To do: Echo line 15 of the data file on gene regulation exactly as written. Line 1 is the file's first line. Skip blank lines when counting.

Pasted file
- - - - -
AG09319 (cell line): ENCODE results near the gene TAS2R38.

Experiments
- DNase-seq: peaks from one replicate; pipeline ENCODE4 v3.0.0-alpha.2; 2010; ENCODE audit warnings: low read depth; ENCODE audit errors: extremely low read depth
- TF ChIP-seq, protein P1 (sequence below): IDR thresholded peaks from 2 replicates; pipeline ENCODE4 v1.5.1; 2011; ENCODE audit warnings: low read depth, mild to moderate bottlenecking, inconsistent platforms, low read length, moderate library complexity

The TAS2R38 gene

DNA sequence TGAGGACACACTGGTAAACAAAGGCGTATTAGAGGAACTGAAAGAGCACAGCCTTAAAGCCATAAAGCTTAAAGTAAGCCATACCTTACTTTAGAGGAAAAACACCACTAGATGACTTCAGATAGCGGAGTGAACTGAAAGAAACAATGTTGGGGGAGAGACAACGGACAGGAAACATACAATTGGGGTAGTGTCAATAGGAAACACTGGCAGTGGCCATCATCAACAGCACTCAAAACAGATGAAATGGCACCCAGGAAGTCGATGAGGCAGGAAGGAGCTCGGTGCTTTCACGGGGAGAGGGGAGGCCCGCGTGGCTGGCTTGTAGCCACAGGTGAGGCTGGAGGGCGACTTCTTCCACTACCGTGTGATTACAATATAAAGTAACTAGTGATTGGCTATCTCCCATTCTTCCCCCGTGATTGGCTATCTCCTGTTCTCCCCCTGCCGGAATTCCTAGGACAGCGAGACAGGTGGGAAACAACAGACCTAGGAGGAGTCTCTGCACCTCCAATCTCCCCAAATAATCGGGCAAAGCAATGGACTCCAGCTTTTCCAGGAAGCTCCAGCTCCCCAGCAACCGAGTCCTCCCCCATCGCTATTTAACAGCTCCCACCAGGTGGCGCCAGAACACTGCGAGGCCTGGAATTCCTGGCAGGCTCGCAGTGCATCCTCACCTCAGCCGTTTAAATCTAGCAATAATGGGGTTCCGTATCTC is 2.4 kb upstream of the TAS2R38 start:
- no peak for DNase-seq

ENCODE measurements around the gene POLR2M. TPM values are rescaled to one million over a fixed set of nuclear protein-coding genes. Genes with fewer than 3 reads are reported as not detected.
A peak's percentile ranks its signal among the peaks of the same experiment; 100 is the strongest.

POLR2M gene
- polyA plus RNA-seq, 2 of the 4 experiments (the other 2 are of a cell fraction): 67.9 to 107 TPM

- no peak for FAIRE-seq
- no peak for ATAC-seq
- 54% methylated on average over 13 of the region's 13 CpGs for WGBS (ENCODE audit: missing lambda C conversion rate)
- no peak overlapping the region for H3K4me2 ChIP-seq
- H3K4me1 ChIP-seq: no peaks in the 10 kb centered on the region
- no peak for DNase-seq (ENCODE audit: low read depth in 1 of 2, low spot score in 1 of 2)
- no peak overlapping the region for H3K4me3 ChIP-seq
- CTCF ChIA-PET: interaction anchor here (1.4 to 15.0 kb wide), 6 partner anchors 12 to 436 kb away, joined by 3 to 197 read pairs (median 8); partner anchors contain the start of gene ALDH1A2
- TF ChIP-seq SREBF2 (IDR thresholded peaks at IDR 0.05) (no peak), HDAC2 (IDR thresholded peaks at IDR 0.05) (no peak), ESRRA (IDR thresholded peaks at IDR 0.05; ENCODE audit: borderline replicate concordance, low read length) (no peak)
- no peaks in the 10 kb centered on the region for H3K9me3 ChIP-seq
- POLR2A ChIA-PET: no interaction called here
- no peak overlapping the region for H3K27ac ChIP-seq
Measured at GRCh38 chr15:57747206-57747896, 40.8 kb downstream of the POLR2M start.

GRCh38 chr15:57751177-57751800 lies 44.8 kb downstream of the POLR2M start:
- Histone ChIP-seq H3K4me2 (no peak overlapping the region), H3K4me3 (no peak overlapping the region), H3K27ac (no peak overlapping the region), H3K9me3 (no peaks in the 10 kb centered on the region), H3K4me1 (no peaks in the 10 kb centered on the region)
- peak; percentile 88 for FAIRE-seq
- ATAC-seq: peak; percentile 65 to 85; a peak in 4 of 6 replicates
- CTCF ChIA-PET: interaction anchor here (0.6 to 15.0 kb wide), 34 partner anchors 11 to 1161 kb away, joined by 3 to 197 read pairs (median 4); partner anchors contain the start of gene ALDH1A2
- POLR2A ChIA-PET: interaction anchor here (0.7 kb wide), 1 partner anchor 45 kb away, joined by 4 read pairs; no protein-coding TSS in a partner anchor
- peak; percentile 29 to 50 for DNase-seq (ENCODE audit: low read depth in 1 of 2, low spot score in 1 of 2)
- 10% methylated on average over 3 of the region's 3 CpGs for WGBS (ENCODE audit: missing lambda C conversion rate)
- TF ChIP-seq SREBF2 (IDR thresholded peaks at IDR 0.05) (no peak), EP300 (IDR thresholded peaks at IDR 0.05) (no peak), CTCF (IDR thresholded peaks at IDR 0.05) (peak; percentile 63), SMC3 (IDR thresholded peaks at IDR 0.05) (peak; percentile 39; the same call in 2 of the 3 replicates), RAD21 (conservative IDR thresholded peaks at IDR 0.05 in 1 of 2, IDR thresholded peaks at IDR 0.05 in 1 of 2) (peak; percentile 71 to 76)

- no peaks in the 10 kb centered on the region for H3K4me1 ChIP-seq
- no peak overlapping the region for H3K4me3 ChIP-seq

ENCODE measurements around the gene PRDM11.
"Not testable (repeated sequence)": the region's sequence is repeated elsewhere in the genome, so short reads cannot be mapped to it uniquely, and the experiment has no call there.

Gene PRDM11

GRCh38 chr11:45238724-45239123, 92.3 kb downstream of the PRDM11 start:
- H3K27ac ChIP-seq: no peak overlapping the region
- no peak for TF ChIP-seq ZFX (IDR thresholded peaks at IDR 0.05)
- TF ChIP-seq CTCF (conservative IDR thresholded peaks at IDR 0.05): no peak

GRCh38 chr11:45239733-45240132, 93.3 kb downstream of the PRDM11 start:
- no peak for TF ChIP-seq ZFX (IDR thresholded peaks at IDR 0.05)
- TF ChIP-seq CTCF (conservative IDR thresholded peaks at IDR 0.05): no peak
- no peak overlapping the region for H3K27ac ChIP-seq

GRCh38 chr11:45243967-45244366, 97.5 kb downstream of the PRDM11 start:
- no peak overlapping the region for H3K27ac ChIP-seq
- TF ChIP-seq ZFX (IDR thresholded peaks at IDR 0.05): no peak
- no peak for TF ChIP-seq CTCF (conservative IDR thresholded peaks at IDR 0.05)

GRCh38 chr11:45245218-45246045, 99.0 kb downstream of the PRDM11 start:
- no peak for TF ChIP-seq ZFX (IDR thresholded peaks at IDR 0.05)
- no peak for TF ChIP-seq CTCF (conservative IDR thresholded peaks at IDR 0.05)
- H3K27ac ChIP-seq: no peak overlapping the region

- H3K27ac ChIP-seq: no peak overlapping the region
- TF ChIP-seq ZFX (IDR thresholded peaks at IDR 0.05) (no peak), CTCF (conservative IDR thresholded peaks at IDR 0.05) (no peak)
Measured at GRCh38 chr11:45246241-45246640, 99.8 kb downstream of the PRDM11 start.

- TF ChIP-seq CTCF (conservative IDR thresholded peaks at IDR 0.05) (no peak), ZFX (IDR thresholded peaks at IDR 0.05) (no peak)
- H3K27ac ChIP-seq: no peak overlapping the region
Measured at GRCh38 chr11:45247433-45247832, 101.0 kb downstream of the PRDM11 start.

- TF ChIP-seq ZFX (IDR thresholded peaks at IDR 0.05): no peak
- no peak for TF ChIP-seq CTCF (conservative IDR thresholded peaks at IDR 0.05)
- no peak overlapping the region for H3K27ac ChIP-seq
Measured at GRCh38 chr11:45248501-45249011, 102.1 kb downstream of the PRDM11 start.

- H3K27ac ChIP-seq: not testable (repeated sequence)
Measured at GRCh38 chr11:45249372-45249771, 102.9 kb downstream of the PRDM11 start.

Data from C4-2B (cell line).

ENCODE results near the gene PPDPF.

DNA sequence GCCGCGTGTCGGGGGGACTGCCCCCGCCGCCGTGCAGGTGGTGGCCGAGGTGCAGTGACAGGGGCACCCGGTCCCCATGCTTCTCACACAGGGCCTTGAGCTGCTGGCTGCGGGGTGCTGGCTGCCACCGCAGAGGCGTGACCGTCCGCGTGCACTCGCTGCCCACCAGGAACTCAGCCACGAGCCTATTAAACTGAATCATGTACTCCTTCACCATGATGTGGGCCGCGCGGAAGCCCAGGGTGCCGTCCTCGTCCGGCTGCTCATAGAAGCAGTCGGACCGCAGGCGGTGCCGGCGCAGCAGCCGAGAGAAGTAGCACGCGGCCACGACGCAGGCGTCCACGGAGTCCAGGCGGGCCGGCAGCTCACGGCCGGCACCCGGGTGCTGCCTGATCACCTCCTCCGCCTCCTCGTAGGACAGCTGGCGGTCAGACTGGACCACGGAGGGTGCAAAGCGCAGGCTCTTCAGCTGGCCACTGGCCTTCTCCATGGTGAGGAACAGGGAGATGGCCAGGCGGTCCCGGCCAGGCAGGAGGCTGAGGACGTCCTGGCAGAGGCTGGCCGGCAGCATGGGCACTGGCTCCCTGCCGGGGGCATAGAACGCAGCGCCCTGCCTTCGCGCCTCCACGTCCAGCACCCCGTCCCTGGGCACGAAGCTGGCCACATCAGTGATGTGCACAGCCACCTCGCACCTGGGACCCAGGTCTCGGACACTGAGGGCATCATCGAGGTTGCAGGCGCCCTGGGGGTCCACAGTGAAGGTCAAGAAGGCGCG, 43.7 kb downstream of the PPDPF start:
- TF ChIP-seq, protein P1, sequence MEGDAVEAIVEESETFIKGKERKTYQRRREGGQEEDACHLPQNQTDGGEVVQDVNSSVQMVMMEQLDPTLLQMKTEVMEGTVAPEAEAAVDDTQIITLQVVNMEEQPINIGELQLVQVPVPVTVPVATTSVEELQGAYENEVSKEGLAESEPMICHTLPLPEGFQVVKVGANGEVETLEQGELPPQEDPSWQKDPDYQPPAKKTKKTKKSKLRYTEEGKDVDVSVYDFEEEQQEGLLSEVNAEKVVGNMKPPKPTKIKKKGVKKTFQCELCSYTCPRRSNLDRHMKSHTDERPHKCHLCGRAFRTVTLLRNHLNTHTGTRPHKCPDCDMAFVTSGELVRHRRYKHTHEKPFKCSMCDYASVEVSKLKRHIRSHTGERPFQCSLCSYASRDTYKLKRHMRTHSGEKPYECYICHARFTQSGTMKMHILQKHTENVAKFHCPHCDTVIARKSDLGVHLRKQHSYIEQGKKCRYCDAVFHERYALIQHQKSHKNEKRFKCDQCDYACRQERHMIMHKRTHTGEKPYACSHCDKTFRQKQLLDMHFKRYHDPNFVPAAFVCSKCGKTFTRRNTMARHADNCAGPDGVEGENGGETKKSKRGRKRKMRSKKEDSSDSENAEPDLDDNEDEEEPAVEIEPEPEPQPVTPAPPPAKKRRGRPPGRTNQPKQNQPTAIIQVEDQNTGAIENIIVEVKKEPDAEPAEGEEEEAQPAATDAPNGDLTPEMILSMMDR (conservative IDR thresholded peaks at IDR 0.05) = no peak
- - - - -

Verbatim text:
- no peak overlapping the region for H3K4me2 ChIP-seq